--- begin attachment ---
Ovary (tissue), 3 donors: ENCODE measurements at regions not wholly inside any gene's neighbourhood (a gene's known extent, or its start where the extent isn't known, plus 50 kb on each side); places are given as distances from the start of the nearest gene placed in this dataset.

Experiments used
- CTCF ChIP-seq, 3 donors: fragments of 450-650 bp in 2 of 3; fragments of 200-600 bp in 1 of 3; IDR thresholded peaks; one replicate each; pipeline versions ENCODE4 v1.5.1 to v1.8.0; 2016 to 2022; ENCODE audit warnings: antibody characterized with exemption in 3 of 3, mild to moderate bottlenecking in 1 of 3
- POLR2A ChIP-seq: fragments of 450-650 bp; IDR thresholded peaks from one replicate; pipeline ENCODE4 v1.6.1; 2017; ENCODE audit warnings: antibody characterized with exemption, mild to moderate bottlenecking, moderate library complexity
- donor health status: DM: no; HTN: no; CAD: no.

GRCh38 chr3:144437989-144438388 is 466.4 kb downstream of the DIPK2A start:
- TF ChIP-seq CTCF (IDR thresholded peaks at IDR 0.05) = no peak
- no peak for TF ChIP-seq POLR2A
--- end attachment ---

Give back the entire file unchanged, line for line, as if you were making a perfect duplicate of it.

Ovary (tissue), 3 donors: ENCODE measurements at regions not wholly inside any gene's neighbourhood (a gene's known extent, or its start where the extent isn't known, plus 50 kb on each side); places are given as distances from the start of the nearest gene placed in this dataset.

Experiments used
- CTCF ChIP-seq, 3 donors: fragments of 450-650 bp in 2 of 3; fragments of 200-600 bp in 1 of 3; IDR thresholded peaks; one replicate each; pipeline versions ENCODE4 v1.5.1 to v1.8.0; 2016 to 2022; ENCODE audit warnings: antibody characterized with exemption in 3 of 3, mild to moderate bottlenecking in 1 of 3
- POLR2A ChIP-seq: fragments of 450-650 bp; IDR thresholded peaks from one replicate; pipeline ENCODE4 v1.6.1; 2017; ENCODE audit warnings: antibody characterized with exemption, mild to moderate bottlenecking, moderate library complexity
- donor health status: DM: no; HTN: no; CAD: no.

GRCh38 chr3:144437989-144438388 is 466.4 kb downstream of the DIPK2A start:
- TF ChIP-seq CTCF (IDR thresholded peaks at IDR 0.05) = no peak
- no peak for TF ChIP-seq POLR2A